Citizens of Athens and elsewhere turn to two wheels as cost of keeping a car soars

With the country’s economy in meltdown, Greece’s population are increasingly turning to bikes instead of cars to get around, meaning that the country’s bicycle industry is one of the few sectors to see growth as the euro crisis continues.

According to a Reuters report published in the Toronto Globe & Mail, official government statistics reveal that the number of cars on Greece’s roads has plummeted by 40 per cent in each of the past two years due to the economic turmoil as well as the soaring cost of fuel.

Meanwhile, in 2011, sales of bicycles shot up by a quarter compared to the previous 12 months, with the economic situation causing the stigma previously associated with bicycles, which were seen as a mode of transport for those who cannot afford a car, having evaporated.

To help meet burgeoning demand for bicycles, shops are opening in the capital, Athens, and elsewhere in the country, with custom bike maker Giorgos Vogiatzis, whose business was founded on the island of Rhodes in the 1980s, among those to set up a retail outlet there.

“They’re sprouting up like mushrooms,” explained Vogiatzis, a former rider with the Greek national team, who says that his company’s output has grown from 40 to more than 350 bicycles a year.

“There’s no more money for luxuries and that helps. People who were never interested in cycling are buying bikes.” Referring to the bicycle shops opening across Athens, he added, “Every neighbourhood has its bike shop just as it’s got its kebab shop.”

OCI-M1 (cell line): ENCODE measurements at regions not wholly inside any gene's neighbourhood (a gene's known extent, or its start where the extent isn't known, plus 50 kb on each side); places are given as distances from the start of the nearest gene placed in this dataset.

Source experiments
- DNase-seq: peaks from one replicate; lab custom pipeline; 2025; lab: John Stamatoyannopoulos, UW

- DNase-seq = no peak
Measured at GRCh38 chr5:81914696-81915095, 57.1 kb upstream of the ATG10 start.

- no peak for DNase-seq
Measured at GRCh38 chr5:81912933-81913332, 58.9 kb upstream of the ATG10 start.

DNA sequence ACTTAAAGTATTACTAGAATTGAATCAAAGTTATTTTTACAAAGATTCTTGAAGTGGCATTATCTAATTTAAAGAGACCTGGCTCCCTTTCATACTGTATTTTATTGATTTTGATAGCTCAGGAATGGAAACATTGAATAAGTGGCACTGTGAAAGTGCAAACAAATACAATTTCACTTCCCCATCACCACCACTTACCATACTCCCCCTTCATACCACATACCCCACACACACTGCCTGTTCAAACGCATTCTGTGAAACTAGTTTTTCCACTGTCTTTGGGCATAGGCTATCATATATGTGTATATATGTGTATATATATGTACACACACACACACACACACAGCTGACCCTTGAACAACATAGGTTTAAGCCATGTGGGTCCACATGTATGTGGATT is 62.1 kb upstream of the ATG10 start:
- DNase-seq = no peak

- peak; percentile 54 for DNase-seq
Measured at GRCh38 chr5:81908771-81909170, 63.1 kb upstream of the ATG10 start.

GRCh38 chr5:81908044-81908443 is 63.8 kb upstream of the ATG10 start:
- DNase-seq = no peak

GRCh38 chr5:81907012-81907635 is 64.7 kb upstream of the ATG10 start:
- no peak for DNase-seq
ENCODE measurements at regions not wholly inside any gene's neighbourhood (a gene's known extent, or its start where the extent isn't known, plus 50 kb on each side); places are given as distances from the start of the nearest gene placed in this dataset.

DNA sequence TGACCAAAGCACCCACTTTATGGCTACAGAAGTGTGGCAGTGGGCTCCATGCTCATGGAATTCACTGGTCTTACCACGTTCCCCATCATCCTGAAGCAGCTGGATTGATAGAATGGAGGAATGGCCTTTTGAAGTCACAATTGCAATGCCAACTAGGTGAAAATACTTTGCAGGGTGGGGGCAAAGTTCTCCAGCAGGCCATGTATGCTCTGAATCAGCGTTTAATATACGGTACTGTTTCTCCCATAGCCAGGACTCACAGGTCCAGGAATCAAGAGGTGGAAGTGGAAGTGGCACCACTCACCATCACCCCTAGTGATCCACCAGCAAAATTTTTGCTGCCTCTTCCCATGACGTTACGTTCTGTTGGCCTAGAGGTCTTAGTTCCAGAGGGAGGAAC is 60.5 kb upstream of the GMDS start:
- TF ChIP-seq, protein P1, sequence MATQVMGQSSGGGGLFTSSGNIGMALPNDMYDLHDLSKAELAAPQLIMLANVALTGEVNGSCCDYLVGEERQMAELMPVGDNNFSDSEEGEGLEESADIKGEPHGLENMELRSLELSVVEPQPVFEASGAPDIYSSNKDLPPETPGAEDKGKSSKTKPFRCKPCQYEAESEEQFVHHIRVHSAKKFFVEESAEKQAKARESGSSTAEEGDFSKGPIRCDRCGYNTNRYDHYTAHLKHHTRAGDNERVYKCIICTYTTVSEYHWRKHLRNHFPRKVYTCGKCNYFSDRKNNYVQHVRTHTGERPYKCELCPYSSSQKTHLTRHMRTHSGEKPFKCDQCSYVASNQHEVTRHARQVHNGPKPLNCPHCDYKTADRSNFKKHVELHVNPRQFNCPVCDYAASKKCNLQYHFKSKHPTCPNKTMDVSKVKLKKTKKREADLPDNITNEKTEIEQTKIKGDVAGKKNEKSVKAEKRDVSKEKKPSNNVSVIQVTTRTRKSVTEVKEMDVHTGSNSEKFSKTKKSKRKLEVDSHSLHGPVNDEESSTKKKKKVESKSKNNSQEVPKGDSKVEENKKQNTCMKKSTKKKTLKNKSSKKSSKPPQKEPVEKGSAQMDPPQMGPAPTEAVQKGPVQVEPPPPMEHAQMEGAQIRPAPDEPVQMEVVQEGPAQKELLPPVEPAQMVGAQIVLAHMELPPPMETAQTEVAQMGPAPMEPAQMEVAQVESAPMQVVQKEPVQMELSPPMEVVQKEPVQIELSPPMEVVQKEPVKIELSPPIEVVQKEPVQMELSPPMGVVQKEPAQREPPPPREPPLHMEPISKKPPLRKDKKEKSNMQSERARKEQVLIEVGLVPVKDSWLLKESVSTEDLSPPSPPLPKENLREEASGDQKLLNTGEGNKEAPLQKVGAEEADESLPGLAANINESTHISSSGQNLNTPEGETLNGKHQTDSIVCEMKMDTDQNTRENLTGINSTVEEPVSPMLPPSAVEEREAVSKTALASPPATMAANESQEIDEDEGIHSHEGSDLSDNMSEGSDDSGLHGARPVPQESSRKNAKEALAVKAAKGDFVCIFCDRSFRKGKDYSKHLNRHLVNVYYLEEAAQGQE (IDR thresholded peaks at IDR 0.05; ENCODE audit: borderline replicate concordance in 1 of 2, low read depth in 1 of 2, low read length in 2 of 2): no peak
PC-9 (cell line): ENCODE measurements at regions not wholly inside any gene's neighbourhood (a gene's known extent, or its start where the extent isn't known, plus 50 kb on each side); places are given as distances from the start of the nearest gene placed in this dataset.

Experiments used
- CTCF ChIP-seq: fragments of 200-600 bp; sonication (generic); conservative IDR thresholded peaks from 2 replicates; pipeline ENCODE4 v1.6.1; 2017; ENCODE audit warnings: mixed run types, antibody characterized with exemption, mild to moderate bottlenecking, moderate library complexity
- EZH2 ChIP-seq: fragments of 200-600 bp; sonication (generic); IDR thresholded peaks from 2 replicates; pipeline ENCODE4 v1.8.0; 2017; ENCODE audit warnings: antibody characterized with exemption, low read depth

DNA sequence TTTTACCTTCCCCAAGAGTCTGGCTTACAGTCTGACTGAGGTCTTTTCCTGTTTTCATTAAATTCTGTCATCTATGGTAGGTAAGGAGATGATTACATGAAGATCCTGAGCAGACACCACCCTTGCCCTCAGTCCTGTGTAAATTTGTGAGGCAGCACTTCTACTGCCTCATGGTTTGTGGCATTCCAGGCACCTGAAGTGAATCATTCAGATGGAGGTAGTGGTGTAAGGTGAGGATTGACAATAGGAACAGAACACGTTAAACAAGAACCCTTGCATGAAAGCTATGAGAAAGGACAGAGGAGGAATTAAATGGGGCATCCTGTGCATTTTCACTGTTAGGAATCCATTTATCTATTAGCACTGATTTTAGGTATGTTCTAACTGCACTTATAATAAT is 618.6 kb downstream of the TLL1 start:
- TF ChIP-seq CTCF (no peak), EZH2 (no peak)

With many of those lucky enough to have kept their jobs turning to bicycles for their commute, Athens is even considering introducing a bike-share scheme similar to those in Paris or London.

The city’s new cyclists have to cope however with a lack of cycling infrastructure as well as roads in a poor state of repair and – the economic situation notwithstanding – the traffic jams that continue to clog the capital’s streets, and a road safety record that according to the European Commission is the worst in the EU.

“This is not Berlin. Here it’s risky but you need to start thinking what you’ll cut back on – taxis, the metro,” reflected one convert to cycling, 39-year-old Elena Koniaraki, who gave up her car two years ago since she could o longer afford to run it.

“At first my friends would laugh at me and say: Oh, poverty!” she said of her decision to start pedalling again for the first time since childhood.

“We’ve never had a bike culture in Greece. Sometimes I’ll leave my local street market on my bike, loaded with bags of tomatoes, and people will stop and wave at me.”

Another businessman to benefit from the cycling boom is Tolis Tsimoyannis, who sells folding bikes imported from Taiwan. However, having seen booming sales in the past few years, his company’s sales growth is beginning to flatten, not because of any slowdown in the market but simply because there is so much more competition now.

Born in Scotland, Simon moved to London aged seven and now lives in the Oxfordshire Cotswolds with his miniature schnauzer, Elodie. He fell in love with cycling one Saturday morning in 1994 while living in Italy when Milan-San Remo went past his front door. A daily cycle commuter in London back before riding to work started to boom, he's been news editor at road.cc since 2009. Handily for work, he speaks French and Italian. He doesn't get to ride his Colnago as often as he'd like, and freely admits he's much more adept at cooking than fettling with bikes.